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Aging of haematopoietic stem cells : Causes, consequences and future perspectives Volume 27, issue 5, Septembre-Octobre 2021

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  • Figure 1
Authors
Inserm U976 Équipe 5, Institut de Recherche Saint Louis, Université de Paris, Hôpital Saint Louis, France
* Tirés à part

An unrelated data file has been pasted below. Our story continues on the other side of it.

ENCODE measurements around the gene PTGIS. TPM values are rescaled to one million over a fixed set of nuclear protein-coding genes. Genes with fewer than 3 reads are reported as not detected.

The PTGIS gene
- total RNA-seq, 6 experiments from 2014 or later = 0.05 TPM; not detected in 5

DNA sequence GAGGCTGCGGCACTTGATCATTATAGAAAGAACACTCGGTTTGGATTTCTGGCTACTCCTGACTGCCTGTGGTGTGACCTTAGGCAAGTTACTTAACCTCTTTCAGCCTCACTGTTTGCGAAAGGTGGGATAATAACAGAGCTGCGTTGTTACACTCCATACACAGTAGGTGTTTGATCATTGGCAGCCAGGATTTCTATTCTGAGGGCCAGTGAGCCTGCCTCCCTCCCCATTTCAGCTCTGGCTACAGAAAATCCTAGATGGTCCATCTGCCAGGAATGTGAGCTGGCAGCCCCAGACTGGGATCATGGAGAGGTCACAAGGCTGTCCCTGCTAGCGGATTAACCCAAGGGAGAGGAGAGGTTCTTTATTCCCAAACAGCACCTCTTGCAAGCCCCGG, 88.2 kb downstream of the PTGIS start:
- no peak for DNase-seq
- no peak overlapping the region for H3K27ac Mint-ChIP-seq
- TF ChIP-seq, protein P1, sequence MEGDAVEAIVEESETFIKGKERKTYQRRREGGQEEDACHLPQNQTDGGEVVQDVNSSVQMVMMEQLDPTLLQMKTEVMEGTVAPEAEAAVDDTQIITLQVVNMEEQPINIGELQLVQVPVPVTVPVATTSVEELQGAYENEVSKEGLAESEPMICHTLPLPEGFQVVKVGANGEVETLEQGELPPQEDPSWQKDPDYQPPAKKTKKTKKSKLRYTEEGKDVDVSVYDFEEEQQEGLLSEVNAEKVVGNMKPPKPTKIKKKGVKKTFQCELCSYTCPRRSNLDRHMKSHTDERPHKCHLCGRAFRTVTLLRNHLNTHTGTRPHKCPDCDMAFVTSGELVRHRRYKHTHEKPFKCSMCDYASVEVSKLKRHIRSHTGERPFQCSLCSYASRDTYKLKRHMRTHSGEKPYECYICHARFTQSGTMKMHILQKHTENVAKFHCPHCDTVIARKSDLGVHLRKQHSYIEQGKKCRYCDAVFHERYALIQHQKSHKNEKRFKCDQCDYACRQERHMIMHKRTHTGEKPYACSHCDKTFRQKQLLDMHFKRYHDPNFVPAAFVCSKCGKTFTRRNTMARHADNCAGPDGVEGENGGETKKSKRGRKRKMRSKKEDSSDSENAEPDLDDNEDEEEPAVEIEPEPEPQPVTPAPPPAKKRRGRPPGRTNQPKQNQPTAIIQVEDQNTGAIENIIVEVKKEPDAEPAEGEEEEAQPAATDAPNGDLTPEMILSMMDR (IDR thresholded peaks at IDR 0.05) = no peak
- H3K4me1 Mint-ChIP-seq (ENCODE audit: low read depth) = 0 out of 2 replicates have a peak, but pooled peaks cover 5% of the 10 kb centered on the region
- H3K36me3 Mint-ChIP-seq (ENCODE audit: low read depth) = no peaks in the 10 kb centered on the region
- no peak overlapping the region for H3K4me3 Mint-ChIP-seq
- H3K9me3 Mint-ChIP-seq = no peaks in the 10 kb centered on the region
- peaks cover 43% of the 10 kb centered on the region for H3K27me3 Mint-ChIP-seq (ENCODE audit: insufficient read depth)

Haematopoietic stem cells (HSCs) occupy the apex of the haematopoietic system, and ensure the renewal of all mature blood cells throughout life. Studies in both mice and humans have demonstrated that the functional properties of HSCs change with age, altering their capacity to reconstitute the haematopoietic system, and diminishing their lymphoid differentiation potential, giving rise to a myeloid-biased haematopoiesis in aged individuals. A range of different events are now known to contribute to the decline of HSC function observed with age, including alterations within the HSC themselves, as well as changes occurring in the bone marrow microenvironment where HSC reside. Cell intrinsic changes include the accumulation of DNA damage and telomere erosion, as well as alterations in HSC metabolism which trigger stress-response mechanisms and cellular exhaustion. More recently, age-associated changes in the epigenetic state have also been implicated as an important driver of HSC functional decline. Within the bone marrow microenvironment, the onset of low-level chronic inflammation and remodelling of HSC niches which take place with age also influence HSC functional capacity and contribute to a myeloid-biased differentiation. HSC aging has important downstream consequences for the health of the elderly, contributing to the chronic inflammatory state and decline in adaptive immune function observed in aged individuals, and predisposing to the onset of myeloid malignancies. Understanding the mechanisms driving HSC aging has suggested numerous therapeutic strategies to rejuvenate HSC function, which have shown promising results in aging mice.